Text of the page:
Interview: Rarely Asked Questions – Hal Cruttenden

Hal Cruttenden is a busy bee. This summer he is off to Edinburgh with his new show Chubster and then he takes it on the road for his biggest tour yet. And not only that he is dusting off the old acting chops too in Edinburgh, appearing in a new satirical play called Brexit alongside Mike McShane, Jo Caulfield and Pippa Evans. But it's as a powerhouse stand-up that Cruttenden has made his name. Nobody does repressed, neurotic middle class rage as well as this.
Hal Cruttenden's new stand up show Chubster will be at the Pleasance Courtyard One at 9pm daily for the month of August. For tickets go to He then tours the UK for the rest of 2018 into 2019. For info go to 
1. What is the last thing you do before you go onstage (apart from check your flies and/or check your knickers aren't sticking out of your skirt and check for spinach between your teeth)?
I check my pockets - for some reason it’s essential that they’re empty. I usually scrunch my shoulders up and down to try to relax them (it never works, I always look like I have no neck onstage), and I try to remember how absurd it is that I get paid to do this. I often walk onstage giggling at that thought.
2. What irritates you?
Brexit and Trump are of course top of many people’s lists but my own personal irritation at the moment is England football fans thinking we can win the World Cup (delete this if we’ve won the world cup by time of publication).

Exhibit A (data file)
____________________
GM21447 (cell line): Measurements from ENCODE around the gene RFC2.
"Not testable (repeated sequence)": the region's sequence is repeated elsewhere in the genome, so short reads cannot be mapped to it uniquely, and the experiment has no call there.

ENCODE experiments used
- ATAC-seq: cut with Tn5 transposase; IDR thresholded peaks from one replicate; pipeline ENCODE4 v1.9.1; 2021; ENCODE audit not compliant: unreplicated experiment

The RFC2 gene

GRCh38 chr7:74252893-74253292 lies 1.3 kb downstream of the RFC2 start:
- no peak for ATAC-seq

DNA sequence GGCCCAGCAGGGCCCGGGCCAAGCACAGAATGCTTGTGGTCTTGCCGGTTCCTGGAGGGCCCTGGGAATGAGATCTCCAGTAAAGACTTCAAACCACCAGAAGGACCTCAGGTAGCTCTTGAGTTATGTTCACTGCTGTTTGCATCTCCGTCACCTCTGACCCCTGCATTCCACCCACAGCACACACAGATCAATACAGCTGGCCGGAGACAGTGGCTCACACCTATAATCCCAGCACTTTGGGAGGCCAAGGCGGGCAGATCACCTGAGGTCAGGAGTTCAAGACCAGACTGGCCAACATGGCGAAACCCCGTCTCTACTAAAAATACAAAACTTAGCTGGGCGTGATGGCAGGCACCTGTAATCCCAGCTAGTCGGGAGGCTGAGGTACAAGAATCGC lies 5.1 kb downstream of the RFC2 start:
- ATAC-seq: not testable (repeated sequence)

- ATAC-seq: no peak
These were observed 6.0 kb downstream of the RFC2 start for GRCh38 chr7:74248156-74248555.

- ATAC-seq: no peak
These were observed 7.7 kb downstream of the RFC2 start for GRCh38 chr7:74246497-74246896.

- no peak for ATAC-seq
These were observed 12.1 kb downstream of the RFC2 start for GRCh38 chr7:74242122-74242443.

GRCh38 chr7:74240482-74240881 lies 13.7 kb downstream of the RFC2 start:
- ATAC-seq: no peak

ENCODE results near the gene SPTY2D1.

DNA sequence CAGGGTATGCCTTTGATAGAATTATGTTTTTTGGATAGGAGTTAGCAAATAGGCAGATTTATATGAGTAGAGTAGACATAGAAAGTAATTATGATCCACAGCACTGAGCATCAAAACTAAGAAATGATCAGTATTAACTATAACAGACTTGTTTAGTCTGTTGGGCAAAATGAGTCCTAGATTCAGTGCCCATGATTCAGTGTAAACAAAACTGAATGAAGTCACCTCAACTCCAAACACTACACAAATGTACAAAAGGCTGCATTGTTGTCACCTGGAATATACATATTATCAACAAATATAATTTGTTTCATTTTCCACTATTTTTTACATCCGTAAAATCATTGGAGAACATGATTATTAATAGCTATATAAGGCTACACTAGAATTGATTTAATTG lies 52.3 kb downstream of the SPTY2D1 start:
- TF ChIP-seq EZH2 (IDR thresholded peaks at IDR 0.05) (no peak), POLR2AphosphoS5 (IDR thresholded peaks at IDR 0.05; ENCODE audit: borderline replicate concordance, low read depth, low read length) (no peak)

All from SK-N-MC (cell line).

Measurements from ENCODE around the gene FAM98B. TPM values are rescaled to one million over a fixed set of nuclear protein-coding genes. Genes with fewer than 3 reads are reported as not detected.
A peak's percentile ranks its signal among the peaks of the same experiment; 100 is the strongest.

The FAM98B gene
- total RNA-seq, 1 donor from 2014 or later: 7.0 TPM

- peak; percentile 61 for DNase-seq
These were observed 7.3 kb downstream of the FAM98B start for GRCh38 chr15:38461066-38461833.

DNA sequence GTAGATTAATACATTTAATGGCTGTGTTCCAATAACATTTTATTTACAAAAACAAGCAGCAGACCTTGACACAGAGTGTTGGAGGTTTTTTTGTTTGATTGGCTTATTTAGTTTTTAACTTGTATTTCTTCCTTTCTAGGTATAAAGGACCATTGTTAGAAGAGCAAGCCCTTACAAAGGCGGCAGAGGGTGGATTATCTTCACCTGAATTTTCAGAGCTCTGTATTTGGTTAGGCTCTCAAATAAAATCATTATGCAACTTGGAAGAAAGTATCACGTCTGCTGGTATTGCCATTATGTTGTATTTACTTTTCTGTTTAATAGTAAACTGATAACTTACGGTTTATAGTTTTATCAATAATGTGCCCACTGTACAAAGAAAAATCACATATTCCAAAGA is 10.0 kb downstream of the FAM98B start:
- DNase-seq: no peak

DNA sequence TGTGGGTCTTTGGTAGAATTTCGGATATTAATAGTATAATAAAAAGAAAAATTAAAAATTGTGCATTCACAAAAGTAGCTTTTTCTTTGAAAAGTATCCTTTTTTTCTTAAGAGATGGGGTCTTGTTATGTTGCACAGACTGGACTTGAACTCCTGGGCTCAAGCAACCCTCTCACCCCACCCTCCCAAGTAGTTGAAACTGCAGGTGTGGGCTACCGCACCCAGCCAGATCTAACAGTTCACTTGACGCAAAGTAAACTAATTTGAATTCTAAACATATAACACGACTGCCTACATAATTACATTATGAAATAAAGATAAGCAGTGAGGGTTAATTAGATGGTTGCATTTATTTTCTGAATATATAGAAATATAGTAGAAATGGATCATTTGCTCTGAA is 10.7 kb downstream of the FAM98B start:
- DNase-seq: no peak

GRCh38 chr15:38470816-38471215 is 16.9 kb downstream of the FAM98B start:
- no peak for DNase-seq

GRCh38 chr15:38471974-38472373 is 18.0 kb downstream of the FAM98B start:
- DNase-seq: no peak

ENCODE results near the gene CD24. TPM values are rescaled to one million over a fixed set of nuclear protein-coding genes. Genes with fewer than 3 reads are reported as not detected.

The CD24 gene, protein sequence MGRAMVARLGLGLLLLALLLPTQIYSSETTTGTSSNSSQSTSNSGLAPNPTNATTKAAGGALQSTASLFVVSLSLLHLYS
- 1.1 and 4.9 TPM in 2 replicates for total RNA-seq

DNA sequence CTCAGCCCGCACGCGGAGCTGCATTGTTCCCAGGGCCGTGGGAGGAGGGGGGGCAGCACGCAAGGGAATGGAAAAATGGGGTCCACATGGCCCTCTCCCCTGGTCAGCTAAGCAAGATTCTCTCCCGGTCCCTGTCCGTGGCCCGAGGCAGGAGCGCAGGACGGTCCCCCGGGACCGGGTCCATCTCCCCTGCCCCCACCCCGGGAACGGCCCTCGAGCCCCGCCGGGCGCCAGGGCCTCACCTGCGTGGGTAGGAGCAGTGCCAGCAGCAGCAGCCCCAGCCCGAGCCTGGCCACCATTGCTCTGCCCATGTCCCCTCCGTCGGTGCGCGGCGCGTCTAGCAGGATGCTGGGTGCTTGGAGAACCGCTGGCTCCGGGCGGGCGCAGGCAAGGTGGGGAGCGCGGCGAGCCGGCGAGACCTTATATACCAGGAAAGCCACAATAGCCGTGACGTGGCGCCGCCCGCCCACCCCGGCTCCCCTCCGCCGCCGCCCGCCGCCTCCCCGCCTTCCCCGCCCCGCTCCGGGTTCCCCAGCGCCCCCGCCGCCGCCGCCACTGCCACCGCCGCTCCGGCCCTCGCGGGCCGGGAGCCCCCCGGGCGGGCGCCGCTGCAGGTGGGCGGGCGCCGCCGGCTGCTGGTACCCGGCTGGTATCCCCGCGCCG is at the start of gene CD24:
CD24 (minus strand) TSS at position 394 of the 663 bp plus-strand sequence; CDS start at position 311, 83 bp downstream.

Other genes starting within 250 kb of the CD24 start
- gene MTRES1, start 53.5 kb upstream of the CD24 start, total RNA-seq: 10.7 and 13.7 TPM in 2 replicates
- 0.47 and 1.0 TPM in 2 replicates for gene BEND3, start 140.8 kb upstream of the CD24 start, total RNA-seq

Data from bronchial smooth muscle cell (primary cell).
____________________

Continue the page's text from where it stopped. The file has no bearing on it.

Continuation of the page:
3. What is the most dangerous thing you have ever done?
I was doing army gigs in the Falkland Islands in 2007 and the helicopter I was in had to make an emergency landing because of engine trouble. It was all fine. The crew (and the other comics were very cool) but I was saying goodbye to my family in my head and wondering which of us acts would get the most prominent obituaries on comedy websites.
In terms of something I’ve chosen, stand up continues to be the bravest choice of my life. I used to be a very neurotic actor at drama school so doing stand up was a new level of fear. Those early gigs in the 90s, when I risked death every time I went onstage, are still my proudest moments. I used to drive home from gigs, giving myself hugs and muttering ‘Well done mate’. I was so alone and really rather sad.
4. What is the most stupid thing you have ever done?
I married my wife after we’d only known each other 5 and half months and she was already pregnant with our first child. We were telling each other we loved each other after two weeks. We’ve been together 18 years and she is the love of my life, but I still think that, looking back, we were a bit impetuous. It’s very hard to tell this story to the kids while telling them not to be reckless in their own lives.


My wife has just told me that this answer is actually the most stupid thing I’ve ever done.
5. What has surprised you the most during your career in comedy?
I thought the nerves would lessen as I got older. They never do. You just find ways to accept them and work with them. I actually thought that one day I’d head off to a TV panel show or a corporate gig as relaxed as any other person heading off to a normal day of work in an office. I don’t.
Interview continues here.


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